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Create a road map to retell a story. Where does the story begin? Where does it go in the middle? Where does it end? Teams work together using Crayola Dry-Erase Crayons to create a story path that continues from one dry-erase board to the next.
Retelling stories is a great way to discover how well children comprehend what they read. Retellings can include details about the characters, setting, problems, and solutions. Well-written plots have a developed beginning, middle, and end.
Read stories with strong plot lines, such as Big Red Lollipop by Rukhsana Khan or Joseph Had a Little Overcoat by Simms Taback. Share stories as a read aloud or provide a library of choices for children.
Group children in teams of 3 or 4 to create a road map that retells the story they have read. Use Crayola Dry-Erase Crayons to model how to draw a path that connects across 3 or 4 individual dry-erase boards. Along the path each team member can draw pictures and write words to tell the beginning, middle, and end of the story. Students collaborate in determining which parts will be shown on each board. Encourage them to share ideas about which details to include on which board and how they will be shown. Groups of 4 can use the fourth board to illustrate the message or lesson of the story.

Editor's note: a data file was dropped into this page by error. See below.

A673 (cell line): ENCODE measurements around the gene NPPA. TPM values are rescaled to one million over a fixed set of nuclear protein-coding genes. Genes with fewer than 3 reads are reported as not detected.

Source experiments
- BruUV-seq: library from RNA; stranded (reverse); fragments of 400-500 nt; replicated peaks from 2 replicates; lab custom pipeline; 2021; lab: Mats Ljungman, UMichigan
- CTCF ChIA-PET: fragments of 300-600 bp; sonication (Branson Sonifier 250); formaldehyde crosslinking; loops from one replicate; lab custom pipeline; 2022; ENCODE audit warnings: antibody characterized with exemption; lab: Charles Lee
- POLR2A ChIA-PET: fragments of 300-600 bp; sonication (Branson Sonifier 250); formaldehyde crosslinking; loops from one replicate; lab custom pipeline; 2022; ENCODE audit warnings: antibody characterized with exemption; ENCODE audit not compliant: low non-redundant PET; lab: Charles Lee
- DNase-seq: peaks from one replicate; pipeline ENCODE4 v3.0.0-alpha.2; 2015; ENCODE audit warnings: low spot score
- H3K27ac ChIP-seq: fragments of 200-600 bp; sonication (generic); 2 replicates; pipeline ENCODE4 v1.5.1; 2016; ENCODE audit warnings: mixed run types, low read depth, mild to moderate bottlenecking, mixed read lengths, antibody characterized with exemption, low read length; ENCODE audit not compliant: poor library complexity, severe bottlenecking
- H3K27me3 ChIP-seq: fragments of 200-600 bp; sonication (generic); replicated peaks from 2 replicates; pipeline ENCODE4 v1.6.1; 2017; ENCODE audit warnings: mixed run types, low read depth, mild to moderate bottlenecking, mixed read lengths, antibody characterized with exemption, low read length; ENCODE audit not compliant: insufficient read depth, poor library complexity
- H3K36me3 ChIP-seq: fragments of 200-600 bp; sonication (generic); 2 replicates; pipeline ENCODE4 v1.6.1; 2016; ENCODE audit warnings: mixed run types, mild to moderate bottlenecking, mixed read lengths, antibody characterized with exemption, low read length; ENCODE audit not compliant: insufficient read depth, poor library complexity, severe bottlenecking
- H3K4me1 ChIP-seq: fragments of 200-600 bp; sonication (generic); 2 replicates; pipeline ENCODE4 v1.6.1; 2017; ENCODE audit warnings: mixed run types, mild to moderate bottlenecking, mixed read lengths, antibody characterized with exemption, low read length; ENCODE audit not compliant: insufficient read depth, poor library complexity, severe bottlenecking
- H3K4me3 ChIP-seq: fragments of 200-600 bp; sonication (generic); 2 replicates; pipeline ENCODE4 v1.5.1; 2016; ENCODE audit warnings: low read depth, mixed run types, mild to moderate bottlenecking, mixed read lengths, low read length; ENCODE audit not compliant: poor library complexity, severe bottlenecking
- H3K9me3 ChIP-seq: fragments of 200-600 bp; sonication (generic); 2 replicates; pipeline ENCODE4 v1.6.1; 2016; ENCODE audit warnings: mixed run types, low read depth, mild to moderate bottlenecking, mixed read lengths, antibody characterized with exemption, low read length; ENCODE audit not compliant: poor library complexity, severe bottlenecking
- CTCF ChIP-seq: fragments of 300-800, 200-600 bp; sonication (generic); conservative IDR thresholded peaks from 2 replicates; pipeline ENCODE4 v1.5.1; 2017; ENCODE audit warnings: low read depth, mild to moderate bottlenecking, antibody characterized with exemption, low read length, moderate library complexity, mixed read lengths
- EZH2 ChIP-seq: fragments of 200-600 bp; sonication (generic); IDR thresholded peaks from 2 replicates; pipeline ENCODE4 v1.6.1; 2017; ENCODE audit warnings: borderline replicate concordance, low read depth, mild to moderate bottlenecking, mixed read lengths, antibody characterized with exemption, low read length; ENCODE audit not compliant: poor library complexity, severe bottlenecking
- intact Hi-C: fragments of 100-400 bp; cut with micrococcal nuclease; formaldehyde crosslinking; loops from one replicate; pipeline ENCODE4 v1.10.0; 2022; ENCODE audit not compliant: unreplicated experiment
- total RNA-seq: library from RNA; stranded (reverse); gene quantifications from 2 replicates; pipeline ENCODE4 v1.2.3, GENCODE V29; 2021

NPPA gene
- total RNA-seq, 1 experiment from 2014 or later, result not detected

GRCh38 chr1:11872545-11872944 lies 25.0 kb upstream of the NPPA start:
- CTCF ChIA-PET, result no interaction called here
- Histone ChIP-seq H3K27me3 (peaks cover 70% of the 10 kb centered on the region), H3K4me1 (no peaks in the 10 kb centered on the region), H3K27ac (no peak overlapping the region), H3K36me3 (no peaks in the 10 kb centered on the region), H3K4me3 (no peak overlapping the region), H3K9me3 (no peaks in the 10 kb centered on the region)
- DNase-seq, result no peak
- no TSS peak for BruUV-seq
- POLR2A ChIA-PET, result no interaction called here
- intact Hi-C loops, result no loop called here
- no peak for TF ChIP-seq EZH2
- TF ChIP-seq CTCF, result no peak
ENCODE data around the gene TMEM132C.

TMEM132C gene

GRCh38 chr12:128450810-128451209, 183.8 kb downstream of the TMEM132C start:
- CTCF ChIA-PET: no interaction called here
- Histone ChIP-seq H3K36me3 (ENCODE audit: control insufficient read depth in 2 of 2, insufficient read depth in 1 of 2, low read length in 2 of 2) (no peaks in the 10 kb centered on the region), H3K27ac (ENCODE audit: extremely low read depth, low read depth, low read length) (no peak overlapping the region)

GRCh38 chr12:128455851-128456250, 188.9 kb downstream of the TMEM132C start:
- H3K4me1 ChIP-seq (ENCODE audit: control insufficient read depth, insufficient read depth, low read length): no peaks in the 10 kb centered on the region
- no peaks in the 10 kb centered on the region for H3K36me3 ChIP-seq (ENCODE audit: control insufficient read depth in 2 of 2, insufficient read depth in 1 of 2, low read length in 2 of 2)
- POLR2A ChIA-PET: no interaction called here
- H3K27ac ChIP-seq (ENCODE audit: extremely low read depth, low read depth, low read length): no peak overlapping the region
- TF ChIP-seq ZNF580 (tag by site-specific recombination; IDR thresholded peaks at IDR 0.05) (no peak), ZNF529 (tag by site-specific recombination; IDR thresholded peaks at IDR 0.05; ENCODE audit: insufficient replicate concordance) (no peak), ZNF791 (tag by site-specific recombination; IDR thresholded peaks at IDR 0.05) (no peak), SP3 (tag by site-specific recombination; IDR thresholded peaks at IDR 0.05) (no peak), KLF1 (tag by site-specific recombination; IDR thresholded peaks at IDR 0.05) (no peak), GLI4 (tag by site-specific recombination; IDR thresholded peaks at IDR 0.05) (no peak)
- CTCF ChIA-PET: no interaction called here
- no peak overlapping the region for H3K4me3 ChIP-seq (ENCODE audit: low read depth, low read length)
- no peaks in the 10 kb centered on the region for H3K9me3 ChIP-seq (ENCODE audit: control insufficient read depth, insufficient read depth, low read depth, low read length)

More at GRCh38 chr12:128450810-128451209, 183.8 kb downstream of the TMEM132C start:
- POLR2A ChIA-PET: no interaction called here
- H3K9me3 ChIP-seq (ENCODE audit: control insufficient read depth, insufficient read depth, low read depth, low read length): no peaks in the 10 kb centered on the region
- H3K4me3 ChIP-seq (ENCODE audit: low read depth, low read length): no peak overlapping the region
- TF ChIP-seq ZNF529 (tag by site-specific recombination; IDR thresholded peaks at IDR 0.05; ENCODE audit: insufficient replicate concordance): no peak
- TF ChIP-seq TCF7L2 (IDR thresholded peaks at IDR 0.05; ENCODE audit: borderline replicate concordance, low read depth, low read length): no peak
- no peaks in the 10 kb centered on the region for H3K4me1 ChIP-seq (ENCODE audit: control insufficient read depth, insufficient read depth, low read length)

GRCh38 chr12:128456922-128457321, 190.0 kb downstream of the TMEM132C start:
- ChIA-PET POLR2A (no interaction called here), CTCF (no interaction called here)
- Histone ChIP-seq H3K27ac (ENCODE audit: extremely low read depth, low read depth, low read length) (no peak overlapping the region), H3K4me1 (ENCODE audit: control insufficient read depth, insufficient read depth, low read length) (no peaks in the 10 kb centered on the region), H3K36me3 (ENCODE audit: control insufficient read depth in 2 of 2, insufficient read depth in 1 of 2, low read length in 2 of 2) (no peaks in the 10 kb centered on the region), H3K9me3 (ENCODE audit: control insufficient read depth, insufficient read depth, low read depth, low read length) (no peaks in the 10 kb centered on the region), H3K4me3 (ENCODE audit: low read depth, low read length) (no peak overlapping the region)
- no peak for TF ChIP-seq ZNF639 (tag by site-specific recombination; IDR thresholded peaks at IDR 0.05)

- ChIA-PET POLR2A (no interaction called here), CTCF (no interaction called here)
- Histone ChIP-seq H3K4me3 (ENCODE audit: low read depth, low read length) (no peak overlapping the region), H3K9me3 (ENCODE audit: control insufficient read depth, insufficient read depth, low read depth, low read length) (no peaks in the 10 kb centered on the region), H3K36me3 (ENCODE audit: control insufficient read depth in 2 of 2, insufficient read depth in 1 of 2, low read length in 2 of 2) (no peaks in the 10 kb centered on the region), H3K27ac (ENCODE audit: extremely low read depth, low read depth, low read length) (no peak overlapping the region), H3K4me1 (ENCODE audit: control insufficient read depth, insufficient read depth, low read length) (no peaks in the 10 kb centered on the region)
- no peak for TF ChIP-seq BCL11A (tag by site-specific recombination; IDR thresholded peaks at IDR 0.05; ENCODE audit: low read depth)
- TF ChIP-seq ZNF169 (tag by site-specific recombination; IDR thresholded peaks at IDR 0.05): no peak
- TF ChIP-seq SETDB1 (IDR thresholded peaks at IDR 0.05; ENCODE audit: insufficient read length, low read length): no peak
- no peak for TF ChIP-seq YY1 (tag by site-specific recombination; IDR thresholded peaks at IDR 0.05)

Student groups arrange the boards in order to retell the story. Assess students’ abilities to describe details about characters, setting, problems, and solutions in the correct order. Use this information to plan future story mapping lessons.
This quick and easy lesson inspired by the book Windblown by Edouard Manceau is the perfect lesson for little ones to pl
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